San Francisco: The
most distinctive car Chevy makes is probably the Corvette. But if you’re
looking for something more practical and a lot less expensive, but still
fun, try the HHR. And with OnStar you receive a portfolio of useful and
In its second year on
the market, the retro-styled little wagon already boasts some
improvements. Chevy boosted power in the standard 2.2-liter four and the
premium level 2.4-liter, to 149 and 175 horsepower, respectively. My
Sunburst Orange Metallic tester had the bigger engine, and it felt like
more than enough for driving enjoyment. The car does a fine job in the
daily commute in town, including schlepping oversized musical
instruments on its flat floor when the second row seats are dropped.
Lower the front passenger seat and you can slide an 8-foot ladder inside
on a rainy day.
For testing purposes, I
pressed the little OnStar button. This in-car, satellite-linked, safety
and concierge service has been around for years, but you may have
thought it was only for Cadillac’s and Buick’s. Not any more.
OnStar can unlock your
car remotely. If you are in a crash they automatically call you - and if
there’s no answer, they dispatch medical help. You can call if you need
medical attention. OnStar helps locate your car if it’s stolen. Its
staff can direct you to restaurants, public places, and entertainment
The latest OnStar
development is called Turn-by-Turn Navigation. You can request
directions to a location and OnStar configures it and then downloads the
navigation to your car. So - without a screen, a voice guides you
through to your destination. With your eyes on the road, you‘re safer,
and you never have to look at a map (or refold it). And in my little HHR
it was just a $695 option, versus around $2,000 for a full-boat
I tried the
Turn-by-Turn navigation, and it works great. A pleasant-voiced woman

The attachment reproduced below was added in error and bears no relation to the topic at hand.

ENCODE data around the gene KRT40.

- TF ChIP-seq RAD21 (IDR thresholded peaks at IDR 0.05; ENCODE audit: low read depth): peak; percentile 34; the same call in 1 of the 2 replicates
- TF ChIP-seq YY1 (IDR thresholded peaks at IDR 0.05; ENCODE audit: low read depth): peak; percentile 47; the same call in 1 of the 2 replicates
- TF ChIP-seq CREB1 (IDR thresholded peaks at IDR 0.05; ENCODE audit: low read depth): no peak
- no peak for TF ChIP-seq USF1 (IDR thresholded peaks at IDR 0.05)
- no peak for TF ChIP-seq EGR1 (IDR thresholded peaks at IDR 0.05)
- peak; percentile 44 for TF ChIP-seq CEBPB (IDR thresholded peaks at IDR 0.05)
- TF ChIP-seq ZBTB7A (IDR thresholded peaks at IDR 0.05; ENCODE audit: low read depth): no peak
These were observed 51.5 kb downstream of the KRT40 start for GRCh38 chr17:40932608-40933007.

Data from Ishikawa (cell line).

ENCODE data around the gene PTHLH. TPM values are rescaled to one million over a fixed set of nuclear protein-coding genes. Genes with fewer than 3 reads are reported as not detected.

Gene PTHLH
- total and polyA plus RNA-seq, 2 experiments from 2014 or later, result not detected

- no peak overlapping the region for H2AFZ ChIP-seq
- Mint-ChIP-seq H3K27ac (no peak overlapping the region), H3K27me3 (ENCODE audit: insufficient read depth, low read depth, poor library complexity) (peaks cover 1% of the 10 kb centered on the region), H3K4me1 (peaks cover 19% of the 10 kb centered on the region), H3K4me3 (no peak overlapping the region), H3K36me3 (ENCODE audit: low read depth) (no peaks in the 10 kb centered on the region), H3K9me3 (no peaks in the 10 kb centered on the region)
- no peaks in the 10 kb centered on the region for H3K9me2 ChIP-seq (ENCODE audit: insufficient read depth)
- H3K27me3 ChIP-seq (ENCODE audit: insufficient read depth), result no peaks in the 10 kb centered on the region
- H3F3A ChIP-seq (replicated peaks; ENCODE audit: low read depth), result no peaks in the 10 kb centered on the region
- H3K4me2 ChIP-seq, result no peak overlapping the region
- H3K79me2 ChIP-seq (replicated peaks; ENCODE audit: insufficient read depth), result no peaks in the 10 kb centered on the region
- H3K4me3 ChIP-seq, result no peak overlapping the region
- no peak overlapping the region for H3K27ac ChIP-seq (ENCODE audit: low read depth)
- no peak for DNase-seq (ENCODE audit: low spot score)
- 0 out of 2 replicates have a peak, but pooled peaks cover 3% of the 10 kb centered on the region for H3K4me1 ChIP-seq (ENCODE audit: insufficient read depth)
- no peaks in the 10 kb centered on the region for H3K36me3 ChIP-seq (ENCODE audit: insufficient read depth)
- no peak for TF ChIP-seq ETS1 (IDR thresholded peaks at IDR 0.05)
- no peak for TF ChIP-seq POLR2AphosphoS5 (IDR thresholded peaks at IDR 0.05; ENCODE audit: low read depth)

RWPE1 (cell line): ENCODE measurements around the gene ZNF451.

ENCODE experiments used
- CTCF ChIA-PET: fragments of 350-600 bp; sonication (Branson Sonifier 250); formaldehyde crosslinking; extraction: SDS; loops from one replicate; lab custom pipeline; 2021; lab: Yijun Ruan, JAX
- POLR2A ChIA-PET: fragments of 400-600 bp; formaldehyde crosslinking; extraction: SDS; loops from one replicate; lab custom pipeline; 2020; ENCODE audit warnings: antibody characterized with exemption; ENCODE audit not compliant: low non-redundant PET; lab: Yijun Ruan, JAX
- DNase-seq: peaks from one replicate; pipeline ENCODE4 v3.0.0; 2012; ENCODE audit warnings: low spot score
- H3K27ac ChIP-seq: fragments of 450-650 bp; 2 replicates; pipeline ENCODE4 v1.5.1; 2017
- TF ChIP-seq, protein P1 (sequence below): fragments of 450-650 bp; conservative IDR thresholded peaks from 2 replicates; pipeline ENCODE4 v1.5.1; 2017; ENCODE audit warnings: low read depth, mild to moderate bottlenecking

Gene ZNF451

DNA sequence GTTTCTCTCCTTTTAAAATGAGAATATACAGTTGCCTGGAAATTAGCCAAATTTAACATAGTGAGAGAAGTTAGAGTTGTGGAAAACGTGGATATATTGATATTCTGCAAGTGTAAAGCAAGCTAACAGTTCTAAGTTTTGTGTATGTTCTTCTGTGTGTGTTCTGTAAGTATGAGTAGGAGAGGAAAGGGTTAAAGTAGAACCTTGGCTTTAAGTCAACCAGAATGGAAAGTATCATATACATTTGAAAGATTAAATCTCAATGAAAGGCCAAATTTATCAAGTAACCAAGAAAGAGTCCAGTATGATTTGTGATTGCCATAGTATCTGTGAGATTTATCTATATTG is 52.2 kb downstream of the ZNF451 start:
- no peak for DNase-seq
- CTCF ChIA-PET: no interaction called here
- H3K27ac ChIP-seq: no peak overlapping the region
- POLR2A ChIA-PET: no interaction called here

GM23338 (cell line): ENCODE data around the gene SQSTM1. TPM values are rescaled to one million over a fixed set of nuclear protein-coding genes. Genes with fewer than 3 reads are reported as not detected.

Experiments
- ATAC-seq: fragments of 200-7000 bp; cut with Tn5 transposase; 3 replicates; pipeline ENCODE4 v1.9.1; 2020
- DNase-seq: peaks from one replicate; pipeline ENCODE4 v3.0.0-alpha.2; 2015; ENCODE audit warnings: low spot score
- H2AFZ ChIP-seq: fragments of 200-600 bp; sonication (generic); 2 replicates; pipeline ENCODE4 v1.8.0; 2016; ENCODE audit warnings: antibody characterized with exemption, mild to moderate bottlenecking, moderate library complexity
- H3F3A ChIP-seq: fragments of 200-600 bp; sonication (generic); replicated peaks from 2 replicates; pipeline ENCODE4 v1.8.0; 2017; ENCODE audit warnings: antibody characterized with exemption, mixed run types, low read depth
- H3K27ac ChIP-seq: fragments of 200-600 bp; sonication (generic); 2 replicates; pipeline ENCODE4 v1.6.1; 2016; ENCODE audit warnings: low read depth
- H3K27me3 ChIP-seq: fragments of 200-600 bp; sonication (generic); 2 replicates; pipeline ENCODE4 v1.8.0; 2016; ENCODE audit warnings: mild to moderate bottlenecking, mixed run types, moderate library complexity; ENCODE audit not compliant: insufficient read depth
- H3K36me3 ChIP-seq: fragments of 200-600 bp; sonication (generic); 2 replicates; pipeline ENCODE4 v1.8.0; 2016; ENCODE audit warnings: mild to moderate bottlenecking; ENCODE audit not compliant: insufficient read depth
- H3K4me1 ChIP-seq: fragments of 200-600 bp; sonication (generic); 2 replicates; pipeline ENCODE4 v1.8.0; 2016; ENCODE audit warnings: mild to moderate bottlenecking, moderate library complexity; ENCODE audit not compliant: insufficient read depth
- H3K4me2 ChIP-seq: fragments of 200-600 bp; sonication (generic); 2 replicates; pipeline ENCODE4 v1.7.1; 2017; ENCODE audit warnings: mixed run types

guided me through. Once the downloaded directions started, I chuckled at
the mispronunciation of words like Chabot (they said “chabbit,” not “shabow”).
I also initially requested a street in a new housing development and
OnStar didn’t have it yet - they update every six months.
If you think the HHR is
GM’s version of Chrysler’s PT Cruiser, you’re only partly right. The
designer of the PT Cruiser, now a GM employee, actually penned it, but
it is larger and not really that similar. The upright windshield is
slit-like, and the front window pillars are quite stumpy. The round
details inside and out feel a bit like the 1950’s, but materials and
equipment are of this century.
HHRs come with a good
assortment of standard features, even though the base price of the LS
model is less than $17,000. Every HHR comes with air conditioning,
cruise control, remote keyless entry and power windows, locks and
mirrors. The standard six-speaker stereo system comes with a handy iPod
jack. You can step up to a booming 260-watt seven-speaker system with
the LT packages, 1LT or 2LT.
The 1LT package adds
power seats, an MP3 player for the audio system, and 16-inch alloy
wheels (the LS’s wheels are steel, but they’re still 16s). The $1,800
2LT package includes the bigger engine, a sport suspension, and 17-inch
alloys. You also get antilock brakes, fog lamps, a bright exhaust tip,
chrome trim, a leather-wrapped steering wheel and shift knob, and the
aforementioned upgraded Pioneer sound system with a subwoofer.
Feel free to add more
things, like an automatic transmission (a five-speed manual is
standard), power sunroof, and super shiny polished wheels. On my orange
test car, these rims really increased the eye-popping potential.
The HHR with the
standard engine rates a combined highway/city fuel economy of 25 miles
per gallon with the stick, 24 with the automatic. The 2.4-liter
powerplant is 24 mpg with the stick and 22 mpg with the autobox. I got
19.9 miles per gallon, according to the handy trip computer.
The EPA also rates
frontal and side crashes, and the HHR received a top score of five
stars. From an environmental standpoint, the HHR picks up a 6 for Air
Pollution and a 7 for Greenhouse Gases - way better than average.
charges and my option list, the final sticker price of my HHR was
$23,534, not cheap anymore, but this one was a full option model.
Although some interior
plastics looked and felt cheap, the design was beautiful and the car was
definitely comfortable. On one impulse drive through curving,
tree-covered backcountry, the sport suspension did its job and the
electric power steering felt quick and natural.
You may chuckle at the
HHR’s slightly cartoon like quality, but the car does everything you
need without drinking overly from the fuel supply and provides more
comfort and entertainment than you might expect. By Steve
Schaefer © AutoWire.Net - San Francisco
Chevrolet Home Page
content provided by Tony Leopardo © AutoWire.Net
Column Name: The Turn-by-Turn navigation works great
Topic: The 2007 Chevrolet HHR with OnStar
Word Count: 876
Photo Caption: The 2007 Chevrolet HHR with OnStar
Photo Credits: Chevrolet HHR & OnStar Internet Media
Series #: 2007 -
the Microsoft Word version here:
2007 Chevrolet HHR
Download the Original Image File here:
2007 Chevrolet HHR